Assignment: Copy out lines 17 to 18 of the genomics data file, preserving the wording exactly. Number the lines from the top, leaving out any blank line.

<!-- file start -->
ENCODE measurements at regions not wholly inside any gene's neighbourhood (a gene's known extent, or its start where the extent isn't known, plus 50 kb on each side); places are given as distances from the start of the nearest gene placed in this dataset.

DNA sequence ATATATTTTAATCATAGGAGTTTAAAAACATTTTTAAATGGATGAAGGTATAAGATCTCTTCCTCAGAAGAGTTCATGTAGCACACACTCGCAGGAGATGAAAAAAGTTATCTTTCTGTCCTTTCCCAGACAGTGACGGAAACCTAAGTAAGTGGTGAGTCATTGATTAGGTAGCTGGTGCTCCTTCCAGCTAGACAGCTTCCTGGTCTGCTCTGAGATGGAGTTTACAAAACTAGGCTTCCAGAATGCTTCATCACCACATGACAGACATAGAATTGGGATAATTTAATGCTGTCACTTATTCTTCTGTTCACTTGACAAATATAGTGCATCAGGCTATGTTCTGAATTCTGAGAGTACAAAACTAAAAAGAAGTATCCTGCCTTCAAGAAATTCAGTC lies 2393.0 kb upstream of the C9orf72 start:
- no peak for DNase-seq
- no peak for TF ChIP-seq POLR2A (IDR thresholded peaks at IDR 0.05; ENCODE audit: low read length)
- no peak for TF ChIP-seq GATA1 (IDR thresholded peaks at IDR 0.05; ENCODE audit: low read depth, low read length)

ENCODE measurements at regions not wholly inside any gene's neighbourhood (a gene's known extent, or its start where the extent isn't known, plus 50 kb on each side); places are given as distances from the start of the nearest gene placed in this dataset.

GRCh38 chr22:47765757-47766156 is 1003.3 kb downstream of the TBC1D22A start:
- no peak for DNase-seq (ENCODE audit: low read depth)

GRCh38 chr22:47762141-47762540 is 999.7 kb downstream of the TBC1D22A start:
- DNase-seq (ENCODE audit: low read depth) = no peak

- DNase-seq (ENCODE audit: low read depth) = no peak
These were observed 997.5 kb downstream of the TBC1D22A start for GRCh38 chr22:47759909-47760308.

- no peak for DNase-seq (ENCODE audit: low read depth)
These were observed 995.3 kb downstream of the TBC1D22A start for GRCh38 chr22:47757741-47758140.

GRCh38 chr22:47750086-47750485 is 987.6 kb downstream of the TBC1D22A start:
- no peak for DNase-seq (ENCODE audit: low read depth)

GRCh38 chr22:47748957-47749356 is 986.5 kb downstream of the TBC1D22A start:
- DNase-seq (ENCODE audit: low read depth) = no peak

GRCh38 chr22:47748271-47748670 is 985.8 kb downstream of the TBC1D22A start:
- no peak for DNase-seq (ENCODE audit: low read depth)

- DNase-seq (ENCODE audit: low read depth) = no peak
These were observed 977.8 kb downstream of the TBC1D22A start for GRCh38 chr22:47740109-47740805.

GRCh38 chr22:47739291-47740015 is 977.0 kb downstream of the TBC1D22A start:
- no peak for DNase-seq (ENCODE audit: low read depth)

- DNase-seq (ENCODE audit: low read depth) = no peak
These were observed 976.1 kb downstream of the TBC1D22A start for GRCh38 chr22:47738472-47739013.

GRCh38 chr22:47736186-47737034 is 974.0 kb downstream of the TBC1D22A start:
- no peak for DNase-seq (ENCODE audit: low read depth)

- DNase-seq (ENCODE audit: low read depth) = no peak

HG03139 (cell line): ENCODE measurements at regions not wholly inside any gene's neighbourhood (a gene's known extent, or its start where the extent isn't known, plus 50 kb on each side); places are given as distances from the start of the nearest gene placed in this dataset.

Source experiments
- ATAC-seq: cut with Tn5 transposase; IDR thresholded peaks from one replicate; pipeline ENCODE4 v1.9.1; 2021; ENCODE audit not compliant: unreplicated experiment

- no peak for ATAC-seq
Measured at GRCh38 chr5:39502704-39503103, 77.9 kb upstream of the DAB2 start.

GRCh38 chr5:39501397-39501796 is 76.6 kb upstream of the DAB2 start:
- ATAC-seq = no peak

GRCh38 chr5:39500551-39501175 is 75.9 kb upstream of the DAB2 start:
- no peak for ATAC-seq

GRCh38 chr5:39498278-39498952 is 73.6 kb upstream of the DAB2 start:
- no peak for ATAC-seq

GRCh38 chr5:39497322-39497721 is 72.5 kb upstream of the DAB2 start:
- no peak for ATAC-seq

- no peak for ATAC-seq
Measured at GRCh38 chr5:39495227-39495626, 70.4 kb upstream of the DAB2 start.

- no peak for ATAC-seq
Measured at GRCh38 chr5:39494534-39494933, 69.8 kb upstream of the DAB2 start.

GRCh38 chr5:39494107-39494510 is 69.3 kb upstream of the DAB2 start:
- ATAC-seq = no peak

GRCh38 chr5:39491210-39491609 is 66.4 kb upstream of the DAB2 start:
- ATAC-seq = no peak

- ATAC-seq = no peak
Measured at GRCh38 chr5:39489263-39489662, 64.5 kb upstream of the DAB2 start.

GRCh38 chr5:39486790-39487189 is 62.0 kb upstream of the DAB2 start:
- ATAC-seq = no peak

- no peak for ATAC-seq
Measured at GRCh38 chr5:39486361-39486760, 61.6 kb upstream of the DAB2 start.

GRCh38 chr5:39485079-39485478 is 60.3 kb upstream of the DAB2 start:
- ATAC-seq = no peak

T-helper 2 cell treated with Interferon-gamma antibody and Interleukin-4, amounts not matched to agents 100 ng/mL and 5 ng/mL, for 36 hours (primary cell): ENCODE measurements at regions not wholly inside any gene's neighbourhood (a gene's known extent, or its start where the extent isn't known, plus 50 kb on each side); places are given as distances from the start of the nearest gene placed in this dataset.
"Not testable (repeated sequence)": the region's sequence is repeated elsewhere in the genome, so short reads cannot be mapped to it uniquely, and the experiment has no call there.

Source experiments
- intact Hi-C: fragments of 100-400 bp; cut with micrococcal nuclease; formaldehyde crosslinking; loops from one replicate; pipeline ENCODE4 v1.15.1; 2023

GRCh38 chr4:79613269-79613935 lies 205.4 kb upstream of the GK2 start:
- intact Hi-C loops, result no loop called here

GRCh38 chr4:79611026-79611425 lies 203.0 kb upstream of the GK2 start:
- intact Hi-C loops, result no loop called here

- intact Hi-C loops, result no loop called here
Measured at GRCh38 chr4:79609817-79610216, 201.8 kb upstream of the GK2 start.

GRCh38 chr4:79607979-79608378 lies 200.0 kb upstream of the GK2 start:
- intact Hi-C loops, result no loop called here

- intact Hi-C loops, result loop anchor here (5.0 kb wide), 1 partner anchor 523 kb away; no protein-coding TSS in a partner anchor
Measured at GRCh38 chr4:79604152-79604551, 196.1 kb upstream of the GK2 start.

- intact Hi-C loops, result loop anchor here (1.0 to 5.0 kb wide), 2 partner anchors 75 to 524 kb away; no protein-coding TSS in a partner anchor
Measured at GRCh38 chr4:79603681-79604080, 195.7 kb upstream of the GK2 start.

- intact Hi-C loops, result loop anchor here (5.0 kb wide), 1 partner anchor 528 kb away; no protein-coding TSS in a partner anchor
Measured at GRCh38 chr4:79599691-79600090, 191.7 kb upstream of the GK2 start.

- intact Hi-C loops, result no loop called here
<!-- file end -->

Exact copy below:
GRCh38 chr22:47748957-47749356 is 986.5 kb downstream of the TBC1D22A start:
- DNase-seq (ENCODE audit: low read depth) = no peak